CLIMB infrastructure aims to be helpful to senior bioinformaticians, or PIs who aim to organize courser, workshops or hands-on training activities dedicated to young investigators, as we are sure that this will strengthen the UK microbial bioinformatics community.
This year, Dr Matthew Hitchings from the Swansea University Medical School, ran a Bioinformatics module for Genetics and Biochemistry students. Having been in touch with him, we’re proud to host his feedback of the training activity. Congratulations to Matthew for having run such a bioinformatics module, and big thanks for the feedback that follows!
THE MODULE – Matthew Hitchings
As part of a Bioinformatics module for Genetics and Biochemistry students within Swansea University Medical School, 63 students this year were introduced to cloud-based computing infrastructure used by leading scientists to interrogate large molecular biology datasets with an emphasis on microbial genomics. This year, CLIMB (particular thanks to the Cloud Computing Manager Imran Hussain on this) supplied a 4CPU, 4G RAM, 120G disk VM to each student.
This allowed each student to undertake a practical session on handling Illumina produced datasets through the process of read QC (FastQC), adapter and quality trimming (Trimmomatic), de Bruijn graph-based genome assembly (SPAdes), assembly QC and genome annotation (Prokka) before basic genome comparison was carried out on alternative software. This was processed through the Galaxy GUI that is run on each VM. Of course, the Galaxy platform is useful for introducing students to this type of data without the requirement of any programming skills.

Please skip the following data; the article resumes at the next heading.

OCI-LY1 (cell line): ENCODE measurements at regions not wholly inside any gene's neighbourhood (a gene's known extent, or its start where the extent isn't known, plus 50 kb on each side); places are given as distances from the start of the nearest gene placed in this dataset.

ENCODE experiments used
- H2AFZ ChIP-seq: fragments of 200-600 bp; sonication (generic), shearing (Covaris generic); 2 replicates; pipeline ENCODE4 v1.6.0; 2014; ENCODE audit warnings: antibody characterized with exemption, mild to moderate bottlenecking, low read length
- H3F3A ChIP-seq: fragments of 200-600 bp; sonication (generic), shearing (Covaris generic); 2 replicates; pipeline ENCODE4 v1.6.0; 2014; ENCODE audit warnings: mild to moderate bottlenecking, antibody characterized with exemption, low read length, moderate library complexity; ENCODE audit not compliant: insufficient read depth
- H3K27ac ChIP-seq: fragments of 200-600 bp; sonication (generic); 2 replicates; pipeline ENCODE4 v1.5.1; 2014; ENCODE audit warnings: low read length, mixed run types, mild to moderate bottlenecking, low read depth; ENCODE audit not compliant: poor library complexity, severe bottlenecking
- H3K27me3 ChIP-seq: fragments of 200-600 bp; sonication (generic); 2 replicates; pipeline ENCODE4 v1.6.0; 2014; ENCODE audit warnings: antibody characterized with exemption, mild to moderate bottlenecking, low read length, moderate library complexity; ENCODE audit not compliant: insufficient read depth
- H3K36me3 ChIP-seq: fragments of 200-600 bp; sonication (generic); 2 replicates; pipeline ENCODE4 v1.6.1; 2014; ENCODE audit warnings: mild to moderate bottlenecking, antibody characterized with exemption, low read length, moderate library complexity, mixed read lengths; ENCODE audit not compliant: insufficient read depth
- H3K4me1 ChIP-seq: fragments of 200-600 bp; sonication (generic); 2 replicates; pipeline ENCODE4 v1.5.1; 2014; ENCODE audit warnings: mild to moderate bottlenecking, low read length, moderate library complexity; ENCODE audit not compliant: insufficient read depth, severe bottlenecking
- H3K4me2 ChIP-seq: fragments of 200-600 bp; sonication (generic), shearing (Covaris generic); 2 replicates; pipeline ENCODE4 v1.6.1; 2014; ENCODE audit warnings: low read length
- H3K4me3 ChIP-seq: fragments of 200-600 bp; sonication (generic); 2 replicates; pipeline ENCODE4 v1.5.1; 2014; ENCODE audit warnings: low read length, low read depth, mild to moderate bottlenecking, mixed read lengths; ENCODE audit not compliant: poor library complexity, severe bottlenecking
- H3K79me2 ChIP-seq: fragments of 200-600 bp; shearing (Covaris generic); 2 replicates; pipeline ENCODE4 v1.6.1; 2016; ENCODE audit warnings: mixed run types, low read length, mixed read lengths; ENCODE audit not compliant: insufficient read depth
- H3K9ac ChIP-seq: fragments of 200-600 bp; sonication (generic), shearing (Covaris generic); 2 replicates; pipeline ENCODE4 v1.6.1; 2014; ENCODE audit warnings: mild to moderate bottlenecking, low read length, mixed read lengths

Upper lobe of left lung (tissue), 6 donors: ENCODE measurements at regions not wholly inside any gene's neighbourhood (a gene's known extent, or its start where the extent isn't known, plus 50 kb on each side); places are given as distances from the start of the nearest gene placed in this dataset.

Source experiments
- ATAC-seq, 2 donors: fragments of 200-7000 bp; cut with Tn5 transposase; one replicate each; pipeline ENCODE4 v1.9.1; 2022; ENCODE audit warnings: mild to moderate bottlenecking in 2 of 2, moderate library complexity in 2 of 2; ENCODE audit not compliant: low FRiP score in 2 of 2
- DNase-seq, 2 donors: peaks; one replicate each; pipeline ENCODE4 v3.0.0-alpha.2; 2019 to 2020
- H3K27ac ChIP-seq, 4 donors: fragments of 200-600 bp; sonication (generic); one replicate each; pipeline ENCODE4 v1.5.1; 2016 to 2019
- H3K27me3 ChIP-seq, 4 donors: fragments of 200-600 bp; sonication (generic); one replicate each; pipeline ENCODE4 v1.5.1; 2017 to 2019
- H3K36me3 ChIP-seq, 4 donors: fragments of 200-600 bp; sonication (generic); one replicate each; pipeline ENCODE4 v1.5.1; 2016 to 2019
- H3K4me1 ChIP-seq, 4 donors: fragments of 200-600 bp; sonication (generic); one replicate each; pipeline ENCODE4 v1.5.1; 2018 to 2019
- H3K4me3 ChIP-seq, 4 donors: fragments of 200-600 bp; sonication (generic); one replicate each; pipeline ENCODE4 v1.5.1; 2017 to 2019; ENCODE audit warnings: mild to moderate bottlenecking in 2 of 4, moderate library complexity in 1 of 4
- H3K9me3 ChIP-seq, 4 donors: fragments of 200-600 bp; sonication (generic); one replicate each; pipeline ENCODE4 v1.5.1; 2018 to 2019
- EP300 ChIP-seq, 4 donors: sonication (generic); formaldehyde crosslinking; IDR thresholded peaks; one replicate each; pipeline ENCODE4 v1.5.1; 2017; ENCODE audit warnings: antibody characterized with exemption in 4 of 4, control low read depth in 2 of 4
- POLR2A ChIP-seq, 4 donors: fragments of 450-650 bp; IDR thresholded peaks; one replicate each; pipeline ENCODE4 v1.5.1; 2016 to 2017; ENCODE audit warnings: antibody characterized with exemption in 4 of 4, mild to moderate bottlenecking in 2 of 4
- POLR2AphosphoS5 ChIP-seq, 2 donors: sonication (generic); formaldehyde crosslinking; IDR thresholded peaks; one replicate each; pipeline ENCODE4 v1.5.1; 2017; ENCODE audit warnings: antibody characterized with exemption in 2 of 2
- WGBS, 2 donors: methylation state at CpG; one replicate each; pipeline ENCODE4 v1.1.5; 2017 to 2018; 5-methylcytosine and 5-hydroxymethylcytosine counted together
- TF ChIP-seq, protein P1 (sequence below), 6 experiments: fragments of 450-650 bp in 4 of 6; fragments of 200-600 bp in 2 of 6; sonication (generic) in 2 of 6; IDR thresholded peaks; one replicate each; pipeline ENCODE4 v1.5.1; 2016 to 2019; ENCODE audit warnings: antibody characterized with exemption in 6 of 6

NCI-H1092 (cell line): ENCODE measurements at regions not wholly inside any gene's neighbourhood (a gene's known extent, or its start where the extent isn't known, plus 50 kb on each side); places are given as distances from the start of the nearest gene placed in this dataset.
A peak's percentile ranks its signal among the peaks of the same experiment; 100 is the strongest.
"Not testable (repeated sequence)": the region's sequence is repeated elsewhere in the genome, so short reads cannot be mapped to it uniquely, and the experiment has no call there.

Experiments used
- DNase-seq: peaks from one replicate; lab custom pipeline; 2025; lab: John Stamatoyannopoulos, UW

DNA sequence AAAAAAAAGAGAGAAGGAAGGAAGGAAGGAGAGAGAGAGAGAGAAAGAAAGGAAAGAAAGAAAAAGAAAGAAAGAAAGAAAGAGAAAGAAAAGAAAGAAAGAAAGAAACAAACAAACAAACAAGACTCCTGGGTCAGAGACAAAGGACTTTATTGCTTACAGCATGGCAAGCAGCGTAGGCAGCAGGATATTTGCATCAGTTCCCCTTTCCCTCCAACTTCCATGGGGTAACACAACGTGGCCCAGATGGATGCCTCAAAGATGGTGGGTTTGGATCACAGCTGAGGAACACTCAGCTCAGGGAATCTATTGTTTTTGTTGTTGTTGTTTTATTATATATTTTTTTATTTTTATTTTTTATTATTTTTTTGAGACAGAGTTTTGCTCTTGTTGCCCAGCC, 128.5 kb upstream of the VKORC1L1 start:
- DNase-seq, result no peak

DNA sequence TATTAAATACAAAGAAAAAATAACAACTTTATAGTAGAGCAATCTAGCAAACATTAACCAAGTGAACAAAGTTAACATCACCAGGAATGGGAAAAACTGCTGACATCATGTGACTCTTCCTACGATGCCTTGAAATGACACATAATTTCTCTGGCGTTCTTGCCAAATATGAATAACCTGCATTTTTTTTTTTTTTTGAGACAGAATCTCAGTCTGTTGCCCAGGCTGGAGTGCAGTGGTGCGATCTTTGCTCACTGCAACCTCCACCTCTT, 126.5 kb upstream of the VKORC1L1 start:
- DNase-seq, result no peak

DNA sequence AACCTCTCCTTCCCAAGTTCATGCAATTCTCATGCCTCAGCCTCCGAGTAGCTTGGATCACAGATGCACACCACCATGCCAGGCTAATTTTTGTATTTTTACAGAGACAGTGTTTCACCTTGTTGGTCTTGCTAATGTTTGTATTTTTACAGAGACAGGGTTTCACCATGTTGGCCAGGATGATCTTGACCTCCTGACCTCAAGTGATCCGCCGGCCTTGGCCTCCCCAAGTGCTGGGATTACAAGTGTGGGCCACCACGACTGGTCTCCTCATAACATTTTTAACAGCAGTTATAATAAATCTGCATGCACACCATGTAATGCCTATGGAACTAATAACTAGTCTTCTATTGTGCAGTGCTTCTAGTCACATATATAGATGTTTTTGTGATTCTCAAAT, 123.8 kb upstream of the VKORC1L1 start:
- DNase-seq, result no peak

Furthermore, to my knowledge, CLIMB is the only UK based cloud infrastructure offering this. The allocation of one VM each meant that this process could be handled during the session (including the assembly of a microbial genome each). Since it is cloud based, any work left unfinished during the session could be completed by the students in their own time with personal computers/laptops in readiness for their post-practical assessment.
The students really engage in this type of session as it is handling “real” data. Feedback has been positive for the module with particular students highlighting the introduction of Galaxy as a potential use for exploring data that they generate as part of their undergraduate project dissertation. It would be most useful to me if this resource allocation would be able to continue in this way so that I may continue to introduce students to various genomic applications that would otherwise be inaccessible to them.
Thanks to all the CLIMB folks that contribute to making this happen! Very much appreciated!
Dr Matthew Hitchings
Senior Research Officer
Institute of Life Science
Swansea University Medical School